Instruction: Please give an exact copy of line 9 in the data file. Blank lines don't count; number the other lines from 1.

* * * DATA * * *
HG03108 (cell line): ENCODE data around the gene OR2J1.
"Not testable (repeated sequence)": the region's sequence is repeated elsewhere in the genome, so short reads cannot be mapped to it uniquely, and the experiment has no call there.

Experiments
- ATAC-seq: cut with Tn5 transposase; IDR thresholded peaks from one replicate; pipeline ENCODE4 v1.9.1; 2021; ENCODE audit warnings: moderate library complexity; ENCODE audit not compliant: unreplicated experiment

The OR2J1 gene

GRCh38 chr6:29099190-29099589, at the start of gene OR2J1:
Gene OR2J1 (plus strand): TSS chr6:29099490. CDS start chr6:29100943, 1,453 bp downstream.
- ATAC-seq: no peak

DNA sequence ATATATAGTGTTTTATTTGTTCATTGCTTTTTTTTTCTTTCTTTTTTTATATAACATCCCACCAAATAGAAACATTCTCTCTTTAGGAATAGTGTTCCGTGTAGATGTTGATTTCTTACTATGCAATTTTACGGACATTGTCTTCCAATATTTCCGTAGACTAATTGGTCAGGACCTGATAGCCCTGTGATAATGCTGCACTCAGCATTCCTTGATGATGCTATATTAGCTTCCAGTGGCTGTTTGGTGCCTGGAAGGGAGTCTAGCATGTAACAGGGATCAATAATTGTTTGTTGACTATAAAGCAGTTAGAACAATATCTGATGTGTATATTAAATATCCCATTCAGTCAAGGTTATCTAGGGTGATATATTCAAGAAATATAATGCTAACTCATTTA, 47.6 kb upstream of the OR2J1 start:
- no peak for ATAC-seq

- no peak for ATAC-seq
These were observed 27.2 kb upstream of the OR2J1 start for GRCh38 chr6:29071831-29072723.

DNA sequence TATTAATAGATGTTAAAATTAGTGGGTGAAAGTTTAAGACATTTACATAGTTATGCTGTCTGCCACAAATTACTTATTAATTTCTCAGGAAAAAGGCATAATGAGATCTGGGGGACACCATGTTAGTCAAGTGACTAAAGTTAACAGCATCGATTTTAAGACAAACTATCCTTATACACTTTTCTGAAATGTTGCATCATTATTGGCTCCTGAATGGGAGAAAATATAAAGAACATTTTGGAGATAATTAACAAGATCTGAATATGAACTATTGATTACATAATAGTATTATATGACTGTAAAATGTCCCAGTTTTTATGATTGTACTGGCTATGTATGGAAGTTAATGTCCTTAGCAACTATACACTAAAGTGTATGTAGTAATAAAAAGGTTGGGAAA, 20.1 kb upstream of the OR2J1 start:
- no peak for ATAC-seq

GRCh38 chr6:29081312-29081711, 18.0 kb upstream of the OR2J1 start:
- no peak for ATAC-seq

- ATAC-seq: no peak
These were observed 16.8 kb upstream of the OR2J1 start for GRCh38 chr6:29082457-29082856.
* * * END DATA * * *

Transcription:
DNA sequence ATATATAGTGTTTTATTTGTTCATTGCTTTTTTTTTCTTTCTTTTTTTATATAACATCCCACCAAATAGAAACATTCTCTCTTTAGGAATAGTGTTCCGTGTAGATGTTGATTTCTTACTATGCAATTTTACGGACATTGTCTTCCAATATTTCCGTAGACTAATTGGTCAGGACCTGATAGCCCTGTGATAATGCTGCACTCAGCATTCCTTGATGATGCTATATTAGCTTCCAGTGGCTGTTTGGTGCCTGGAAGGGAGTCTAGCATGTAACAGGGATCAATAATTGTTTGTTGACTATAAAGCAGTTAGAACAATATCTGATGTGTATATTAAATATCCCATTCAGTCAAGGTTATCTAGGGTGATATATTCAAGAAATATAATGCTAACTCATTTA, 47.6 kb upstream of the OR2J1 start: